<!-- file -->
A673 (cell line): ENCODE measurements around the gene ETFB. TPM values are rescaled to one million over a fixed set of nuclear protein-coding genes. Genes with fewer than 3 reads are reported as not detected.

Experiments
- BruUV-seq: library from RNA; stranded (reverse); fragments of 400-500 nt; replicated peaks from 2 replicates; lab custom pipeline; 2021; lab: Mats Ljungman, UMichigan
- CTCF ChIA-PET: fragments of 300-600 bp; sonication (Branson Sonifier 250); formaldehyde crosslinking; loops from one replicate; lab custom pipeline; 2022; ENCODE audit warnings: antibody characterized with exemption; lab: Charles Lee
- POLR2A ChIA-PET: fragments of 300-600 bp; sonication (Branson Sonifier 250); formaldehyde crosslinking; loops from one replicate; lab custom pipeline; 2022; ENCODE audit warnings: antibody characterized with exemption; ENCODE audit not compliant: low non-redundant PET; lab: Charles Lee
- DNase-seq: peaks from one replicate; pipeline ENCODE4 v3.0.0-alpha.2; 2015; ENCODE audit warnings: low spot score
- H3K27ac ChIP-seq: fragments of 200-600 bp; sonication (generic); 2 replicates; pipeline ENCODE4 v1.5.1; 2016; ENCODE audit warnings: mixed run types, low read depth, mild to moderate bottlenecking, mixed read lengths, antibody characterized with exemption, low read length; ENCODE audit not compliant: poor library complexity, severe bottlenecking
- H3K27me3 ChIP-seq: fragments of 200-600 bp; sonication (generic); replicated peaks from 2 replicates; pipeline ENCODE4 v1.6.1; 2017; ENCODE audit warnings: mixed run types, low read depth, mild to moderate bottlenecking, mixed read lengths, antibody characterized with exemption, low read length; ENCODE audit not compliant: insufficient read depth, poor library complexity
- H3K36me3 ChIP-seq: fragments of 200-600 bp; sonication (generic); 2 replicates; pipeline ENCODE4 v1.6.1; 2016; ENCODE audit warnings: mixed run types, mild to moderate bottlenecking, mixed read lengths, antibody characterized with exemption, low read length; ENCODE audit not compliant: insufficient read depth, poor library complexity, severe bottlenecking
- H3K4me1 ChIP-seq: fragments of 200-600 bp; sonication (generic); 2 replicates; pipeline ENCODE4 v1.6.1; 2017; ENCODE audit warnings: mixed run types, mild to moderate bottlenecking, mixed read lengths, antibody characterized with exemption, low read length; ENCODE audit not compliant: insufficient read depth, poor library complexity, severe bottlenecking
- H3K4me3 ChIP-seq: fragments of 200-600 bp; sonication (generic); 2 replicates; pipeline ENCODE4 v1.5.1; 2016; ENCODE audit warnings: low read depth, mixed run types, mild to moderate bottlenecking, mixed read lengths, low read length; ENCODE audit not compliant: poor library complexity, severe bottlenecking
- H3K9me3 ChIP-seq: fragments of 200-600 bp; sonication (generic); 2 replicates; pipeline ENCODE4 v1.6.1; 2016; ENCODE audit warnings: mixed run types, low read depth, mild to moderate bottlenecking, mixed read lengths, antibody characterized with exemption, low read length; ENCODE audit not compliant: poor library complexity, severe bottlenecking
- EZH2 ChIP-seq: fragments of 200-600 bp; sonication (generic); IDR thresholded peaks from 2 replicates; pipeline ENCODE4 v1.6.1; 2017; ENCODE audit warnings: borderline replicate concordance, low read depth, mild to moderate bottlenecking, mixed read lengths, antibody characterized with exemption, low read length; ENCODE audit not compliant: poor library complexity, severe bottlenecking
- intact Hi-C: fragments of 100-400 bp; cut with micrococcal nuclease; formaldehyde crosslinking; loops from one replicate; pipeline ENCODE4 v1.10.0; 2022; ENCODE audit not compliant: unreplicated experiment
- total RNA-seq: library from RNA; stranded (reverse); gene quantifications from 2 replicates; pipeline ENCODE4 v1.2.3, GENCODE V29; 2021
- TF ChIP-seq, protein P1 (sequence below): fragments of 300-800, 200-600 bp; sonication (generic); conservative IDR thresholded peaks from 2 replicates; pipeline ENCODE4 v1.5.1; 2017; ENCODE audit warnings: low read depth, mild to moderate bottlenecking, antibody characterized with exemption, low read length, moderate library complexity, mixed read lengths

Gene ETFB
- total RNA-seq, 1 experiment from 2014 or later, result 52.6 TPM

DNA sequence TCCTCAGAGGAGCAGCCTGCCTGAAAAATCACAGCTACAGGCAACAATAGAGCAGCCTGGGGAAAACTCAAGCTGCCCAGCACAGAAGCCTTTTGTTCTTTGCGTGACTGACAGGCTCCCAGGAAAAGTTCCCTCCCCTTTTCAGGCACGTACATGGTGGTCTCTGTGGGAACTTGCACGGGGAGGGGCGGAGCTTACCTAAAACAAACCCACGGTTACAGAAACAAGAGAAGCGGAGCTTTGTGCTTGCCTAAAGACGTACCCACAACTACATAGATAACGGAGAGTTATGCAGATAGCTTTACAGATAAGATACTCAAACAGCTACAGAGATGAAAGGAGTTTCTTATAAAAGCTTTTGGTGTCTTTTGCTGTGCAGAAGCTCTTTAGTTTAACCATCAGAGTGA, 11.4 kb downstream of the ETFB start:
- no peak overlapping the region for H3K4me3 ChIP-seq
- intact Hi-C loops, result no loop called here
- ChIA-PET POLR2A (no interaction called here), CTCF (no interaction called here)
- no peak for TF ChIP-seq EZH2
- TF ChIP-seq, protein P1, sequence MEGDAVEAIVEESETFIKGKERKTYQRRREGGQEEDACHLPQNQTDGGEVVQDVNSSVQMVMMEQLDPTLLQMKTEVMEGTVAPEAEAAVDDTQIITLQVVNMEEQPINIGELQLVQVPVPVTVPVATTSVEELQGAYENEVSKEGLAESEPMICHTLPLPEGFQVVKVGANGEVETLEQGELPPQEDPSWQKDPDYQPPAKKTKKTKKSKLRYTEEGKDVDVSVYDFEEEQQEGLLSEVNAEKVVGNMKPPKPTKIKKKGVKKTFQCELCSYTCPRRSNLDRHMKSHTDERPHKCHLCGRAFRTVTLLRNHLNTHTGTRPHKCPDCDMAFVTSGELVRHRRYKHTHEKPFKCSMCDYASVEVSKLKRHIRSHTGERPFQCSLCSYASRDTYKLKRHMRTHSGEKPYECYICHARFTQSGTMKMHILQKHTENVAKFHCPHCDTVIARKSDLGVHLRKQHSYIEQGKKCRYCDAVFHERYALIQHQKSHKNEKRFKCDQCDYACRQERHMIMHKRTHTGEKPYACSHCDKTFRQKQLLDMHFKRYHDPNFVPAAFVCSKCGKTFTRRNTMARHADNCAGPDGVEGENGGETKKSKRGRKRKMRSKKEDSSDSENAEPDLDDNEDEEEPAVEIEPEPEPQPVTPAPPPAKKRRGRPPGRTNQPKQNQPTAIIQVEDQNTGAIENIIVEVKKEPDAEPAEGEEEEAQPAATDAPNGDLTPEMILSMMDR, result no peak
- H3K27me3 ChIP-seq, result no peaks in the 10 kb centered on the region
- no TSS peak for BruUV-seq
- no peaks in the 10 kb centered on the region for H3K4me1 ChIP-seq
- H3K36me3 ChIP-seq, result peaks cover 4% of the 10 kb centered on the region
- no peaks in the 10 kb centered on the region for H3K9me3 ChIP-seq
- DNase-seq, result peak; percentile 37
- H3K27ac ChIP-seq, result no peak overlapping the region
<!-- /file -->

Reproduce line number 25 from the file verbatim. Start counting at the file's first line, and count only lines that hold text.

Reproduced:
- H3K27me3 ChIP-seq, result no peaks in the 10 kb centered on the region